Two committees voted to recommend that the Billings School District 2 board go after the full $12 million available through two federal programs.
The recommendations — made by the board’s Budget Committee and Planning and Development Committee at a special meeting Monday night — open the door for trustees to discuss the bonds at its meeting next week.
Both committees are made up of community members, district staff members and board trustees.
“This is a great opportunity for you to finance a project at lower costs,” said Bridget Ekstrom, vice president of D.A. Davidson & Co., a Bozeman-based financial-services company advising the district.
Rod Gottula, a member of the budgeting committee, said going after the money made good sense for the district. SD2 educates 10 percent of the children in Montana but receives considerably less than 10 percent of the education dollars from state taxes.
“This is a chance to get some of that money back from the state,” he said.
The state notified SD2 on March 23 that it was eligible to pursue the Qualified Schools Construction Bonds and the Qualified Zone Academy Bonds, as the funding is officially known. It was a surprise to district officials, who had applied to the state for the program last June.
By the end of March, the district was past the county deadline to put the bond on the May ballot with the three mill levies, so trustees waited for the outcome of the May vote before taking up the issue of the bonds.
The two bonds would run for 16 years and include $10 million from the Qualified Schools Construction Bonds program and $2 million from the Qualified Zone Academy Bonds program.
A bond is a form of borrowing that involves the school district selling, in this case, $12 million worth of bonds to a lending organization that the district then pays back with funds collected from the increased property tax.
Under the current agreement, the federal government would pay the interest on the borrowed $12 million, and the district would pay the principal, Ekstrom said.
The bond also allows for the district to invest some of the $12 million in what’s called a sinking fund, she said. That lets the district earn money that it can then pay toward its debt at the end of the 16 years. The state also kicks in additional funding to help pay down the debt.
Combined, the interest paid by the federal government, the state funding and the money earned through the sinking fund comes out to about $8.5 million. That means, of the $12 million borrowed, the district would be paying back about $3.5 million instead of the entire amount, Ekstrom said.
Still, some committee members were hesitant to recommend that the board move forward.
Just a month ago, voters approved two of three mill levies worth $1.9 million, one of which, a technology levy for the high schools, passed with a scant 10 votes after a petition forced a recount.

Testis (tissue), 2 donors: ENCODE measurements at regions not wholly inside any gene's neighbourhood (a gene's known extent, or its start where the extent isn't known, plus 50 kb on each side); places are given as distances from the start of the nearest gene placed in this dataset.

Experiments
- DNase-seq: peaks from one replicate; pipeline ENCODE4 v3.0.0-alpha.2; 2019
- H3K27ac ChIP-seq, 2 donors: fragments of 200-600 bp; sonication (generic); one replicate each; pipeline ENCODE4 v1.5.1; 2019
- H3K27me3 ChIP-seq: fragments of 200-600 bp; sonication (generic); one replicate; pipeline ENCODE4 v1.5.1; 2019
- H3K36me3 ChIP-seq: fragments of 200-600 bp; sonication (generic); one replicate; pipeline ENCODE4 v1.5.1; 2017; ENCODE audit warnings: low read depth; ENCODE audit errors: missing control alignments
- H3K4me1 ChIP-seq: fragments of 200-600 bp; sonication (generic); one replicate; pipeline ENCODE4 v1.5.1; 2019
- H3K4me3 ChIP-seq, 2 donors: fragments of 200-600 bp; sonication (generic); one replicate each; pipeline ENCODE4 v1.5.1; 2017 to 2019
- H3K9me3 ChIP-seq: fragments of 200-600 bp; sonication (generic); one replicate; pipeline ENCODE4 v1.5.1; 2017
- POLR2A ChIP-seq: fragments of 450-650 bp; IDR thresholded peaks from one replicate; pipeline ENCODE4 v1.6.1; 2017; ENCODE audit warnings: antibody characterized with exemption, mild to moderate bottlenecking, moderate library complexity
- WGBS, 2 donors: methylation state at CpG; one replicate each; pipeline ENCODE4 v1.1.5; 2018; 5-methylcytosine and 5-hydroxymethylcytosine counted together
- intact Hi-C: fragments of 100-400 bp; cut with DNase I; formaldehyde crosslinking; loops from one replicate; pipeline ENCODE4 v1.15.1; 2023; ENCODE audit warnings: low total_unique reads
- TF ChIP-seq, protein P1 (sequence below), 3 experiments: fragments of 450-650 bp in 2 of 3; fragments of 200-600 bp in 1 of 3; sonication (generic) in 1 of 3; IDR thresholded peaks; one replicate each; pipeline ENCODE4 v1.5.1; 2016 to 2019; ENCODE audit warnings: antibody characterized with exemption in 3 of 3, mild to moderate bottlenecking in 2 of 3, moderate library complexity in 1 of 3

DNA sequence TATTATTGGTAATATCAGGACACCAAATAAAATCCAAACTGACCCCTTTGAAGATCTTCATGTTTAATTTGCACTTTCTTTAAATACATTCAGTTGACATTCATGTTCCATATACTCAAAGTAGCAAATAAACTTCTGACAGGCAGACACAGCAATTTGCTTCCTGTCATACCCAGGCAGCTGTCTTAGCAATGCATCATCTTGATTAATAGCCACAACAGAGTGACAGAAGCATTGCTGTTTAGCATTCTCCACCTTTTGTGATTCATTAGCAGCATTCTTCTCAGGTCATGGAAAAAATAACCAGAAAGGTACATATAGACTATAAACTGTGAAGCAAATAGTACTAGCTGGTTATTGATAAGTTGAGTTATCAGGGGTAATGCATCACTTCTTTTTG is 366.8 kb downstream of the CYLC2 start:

Bruce MacIntyre, a member of the budgeting committee and the Billings Chamber of Commerce’s liaison to the district, said pursuing a bond so quickly after winning the two mill levies in May could erode hard-earned voter trust.
“My heart tells me we should. My head says no,” he said. “We need to put some distance between us and the mill levies.”
Much of the meeting was spent discussing what projects should be undertaken.
The $12 million, by law, would have to be used on “shovel-ready” maintenance projects that improve the school district — and SD2 has plenty of those. The district has amassed $121 million in deferred maintenance over the past few decades.
Trustee Mary Jo Fox focused on the district’s looming budget crisis. Officials project a $4.5 million shortfall by 2012.
She argued that some of the $10 million from the Qualified Schools Construction Bond should be used for building a school on the Cottonwood site on the west side of the city.
A new school there would cut down on the district’s transportation costs and allow the board to close some of the older, more-expensive-to-operate schools elsewhere in the district.
“We can create flexibility for us in this district,” she said.
But members from the Budget Committee and Planning and Development Committee — along with Trustees Kathy Aragon and Connie Wardell — argued that the district needs a plan first, looking specifically at enrollment, demographics and population growth before it proposes building and closing schools.
Fox later proposed using a Build America Bond to build the new school, which also was shot down by the two committees.
At the meeting were three Lockwood residents, who joined Trustee Teresa Stroebe in asking the committees to consider taking some of the bond money to build a high school in Lockwood.
A high school in Lockwood would save SD2 more than $300,000 a year in transportation costs and reduce crowding at high schools in Billings, said Conrad Stroebe, Teresa Stroebe’s husband and a past trustee on the SD2 board.
“This is just one of those things that make sense,” he said.
In the end, the two committees simply agreed to recommend that the board go after all $12 million and then decide on which projects to spend the money.
To stay in the running, the board must decide by July 7 whether to place the bonds on the ballot. The vote would be held in September.